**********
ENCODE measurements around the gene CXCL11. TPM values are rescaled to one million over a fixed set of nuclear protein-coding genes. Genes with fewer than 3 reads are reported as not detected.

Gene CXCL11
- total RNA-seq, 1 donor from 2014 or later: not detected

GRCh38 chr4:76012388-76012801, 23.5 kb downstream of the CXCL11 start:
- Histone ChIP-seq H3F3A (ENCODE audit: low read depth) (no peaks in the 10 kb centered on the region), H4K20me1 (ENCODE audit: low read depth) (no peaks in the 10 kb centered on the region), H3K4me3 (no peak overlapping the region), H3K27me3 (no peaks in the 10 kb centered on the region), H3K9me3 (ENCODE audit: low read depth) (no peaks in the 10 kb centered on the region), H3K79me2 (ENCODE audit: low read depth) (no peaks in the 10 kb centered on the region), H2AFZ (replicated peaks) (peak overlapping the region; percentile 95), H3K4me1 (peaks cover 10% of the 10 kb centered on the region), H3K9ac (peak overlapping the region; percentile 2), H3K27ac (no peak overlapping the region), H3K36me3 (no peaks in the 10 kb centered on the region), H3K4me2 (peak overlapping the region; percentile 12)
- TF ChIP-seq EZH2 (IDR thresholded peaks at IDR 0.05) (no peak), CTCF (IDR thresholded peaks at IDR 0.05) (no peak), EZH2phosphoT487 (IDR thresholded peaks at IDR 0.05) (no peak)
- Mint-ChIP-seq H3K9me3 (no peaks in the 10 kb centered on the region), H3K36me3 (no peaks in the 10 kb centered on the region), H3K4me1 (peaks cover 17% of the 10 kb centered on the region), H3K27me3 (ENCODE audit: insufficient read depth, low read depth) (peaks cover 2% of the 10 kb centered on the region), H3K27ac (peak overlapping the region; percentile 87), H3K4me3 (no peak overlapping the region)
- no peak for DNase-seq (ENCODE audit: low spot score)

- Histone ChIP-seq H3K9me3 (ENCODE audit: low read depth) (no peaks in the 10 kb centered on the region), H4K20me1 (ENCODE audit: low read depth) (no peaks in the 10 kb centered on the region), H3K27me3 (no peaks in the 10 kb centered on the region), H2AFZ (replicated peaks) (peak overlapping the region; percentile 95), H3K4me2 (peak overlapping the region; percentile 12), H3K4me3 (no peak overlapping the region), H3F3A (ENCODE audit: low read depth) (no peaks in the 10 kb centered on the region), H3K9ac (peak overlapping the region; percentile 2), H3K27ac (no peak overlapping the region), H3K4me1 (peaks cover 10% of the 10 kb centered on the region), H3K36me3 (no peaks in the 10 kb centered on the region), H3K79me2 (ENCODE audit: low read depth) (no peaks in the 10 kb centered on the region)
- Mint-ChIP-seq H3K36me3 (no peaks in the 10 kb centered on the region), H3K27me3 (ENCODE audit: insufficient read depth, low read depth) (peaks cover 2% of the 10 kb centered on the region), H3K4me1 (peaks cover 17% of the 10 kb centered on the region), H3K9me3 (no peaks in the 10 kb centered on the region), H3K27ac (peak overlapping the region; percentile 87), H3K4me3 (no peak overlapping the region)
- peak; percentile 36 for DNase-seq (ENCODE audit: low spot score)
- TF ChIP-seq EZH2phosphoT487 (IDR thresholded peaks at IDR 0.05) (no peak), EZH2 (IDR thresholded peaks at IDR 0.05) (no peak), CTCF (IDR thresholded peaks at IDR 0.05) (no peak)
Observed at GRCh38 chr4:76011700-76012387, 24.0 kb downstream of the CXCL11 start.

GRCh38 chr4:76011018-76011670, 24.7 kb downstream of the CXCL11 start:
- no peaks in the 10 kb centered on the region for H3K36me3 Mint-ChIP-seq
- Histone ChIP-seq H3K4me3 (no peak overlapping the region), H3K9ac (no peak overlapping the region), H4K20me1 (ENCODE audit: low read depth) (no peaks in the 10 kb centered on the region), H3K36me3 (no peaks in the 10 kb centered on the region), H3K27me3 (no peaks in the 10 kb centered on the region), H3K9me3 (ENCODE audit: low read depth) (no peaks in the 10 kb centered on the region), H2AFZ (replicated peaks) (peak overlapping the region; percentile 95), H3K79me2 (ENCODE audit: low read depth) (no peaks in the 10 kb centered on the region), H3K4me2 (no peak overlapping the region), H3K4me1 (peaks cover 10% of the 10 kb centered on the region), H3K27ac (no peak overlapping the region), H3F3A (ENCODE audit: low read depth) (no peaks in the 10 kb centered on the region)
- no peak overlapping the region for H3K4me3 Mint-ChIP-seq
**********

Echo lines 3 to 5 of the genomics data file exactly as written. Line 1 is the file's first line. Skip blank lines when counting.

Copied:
- total RNA-seq, 1 donor from 2014 or later: not detected

GRCh38 chr4:76012388-76012801, 23.5 kb downstream of the CXCL11 start:
- Histone ChIP-seq H3F3A (ENCODE audit: low read depth) (no peaks in the 10 kb centered on the region), H4K20me1 (ENCODE audit: low read depth) (no peaks in the 10 kb centered on the region), H3K4me3 (no peak overlapping the region), H3K27me3 (no peaks in the 10 kb centered on the region), H3K9me3 (ENCODE audit: low read depth) (no peaks in the 10 kb centered on the region), H3K79me2 (ENCODE audit: low read depth) (no peaks in the 10 kb centered on the region), H2AFZ (replicated peaks) (peak overlapping the region; percentile 95), H3K4me1 (peaks cover 10% of the 10 kb centered on the region), H3K9ac (peak overlapping the region; percentile 2), H3K27ac (no peak overlapping the region), H3K36me3 (no peaks in the 10 kb centered on the region), H3K4me2 (peak overlapping the region; percentile 12)